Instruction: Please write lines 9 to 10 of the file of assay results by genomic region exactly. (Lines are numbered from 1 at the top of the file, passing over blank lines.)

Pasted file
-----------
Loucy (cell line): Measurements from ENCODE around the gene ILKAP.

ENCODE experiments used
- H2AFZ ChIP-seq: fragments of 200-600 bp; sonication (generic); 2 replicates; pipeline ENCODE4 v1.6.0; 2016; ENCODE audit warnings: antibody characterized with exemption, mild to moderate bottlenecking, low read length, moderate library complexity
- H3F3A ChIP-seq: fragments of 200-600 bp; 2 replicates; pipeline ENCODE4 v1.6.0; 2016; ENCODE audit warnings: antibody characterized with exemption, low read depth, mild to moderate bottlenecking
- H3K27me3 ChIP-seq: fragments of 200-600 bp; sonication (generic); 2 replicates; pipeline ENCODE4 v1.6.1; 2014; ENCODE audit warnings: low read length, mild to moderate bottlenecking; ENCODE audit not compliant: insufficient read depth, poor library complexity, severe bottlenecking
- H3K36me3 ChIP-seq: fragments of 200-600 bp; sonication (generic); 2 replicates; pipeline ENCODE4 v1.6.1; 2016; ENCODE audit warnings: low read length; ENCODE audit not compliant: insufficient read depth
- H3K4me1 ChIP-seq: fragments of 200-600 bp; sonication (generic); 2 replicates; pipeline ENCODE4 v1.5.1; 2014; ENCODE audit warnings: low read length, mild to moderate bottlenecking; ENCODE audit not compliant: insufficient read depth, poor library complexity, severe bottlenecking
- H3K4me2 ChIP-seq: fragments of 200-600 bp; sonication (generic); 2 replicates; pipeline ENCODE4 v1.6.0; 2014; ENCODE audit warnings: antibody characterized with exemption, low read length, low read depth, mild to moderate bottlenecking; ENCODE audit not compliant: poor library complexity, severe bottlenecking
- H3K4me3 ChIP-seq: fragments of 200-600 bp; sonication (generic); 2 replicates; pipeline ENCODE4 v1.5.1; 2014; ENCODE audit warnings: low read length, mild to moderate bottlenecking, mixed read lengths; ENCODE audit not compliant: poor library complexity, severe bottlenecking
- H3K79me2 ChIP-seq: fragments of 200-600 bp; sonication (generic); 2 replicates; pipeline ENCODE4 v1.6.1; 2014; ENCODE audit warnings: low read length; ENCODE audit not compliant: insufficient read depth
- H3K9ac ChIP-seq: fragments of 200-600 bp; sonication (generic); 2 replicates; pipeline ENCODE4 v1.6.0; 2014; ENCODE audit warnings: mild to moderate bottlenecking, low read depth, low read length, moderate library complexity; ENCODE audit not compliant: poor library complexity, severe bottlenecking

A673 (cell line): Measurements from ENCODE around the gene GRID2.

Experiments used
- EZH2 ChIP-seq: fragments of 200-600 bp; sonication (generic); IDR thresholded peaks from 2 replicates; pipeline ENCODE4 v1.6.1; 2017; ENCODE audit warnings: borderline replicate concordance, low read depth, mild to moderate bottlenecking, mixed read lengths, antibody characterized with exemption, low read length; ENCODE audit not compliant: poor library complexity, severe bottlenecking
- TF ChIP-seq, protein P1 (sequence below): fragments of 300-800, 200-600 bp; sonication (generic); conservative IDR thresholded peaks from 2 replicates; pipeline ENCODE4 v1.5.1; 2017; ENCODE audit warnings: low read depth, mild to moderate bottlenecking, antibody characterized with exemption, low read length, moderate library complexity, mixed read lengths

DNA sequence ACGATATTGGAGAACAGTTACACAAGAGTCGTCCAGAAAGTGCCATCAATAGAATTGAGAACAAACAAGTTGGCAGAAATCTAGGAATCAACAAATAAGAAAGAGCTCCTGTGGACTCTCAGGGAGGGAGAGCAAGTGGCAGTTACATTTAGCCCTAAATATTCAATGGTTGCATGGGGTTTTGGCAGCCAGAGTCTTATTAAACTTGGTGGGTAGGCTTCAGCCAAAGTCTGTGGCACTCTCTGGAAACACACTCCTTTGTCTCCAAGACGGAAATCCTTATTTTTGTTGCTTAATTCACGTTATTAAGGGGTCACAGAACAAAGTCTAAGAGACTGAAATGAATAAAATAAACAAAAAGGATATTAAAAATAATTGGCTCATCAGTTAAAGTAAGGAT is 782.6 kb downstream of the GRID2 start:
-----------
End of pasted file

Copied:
- H3K4me3 ChIP-seq: fragments of 200-600 bp; sonication (generic); 2 replicates; pipeline ENCODE4 v1.5.1; 2014; ENCODE audit warnings: low read length, mild to moderate bottlenecking, mixed read lengths; ENCODE audit not compliant: poor library complexity, severe bottlenecking
- H3K79me2 ChIP-seq: fragments of 200-600 bp; sonication (generic); 2 replicates; pipeline ENCODE4 v1.6.1; 2014; ENCODE audit warnings: low read length; ENCODE audit not compliant: insufficient read depth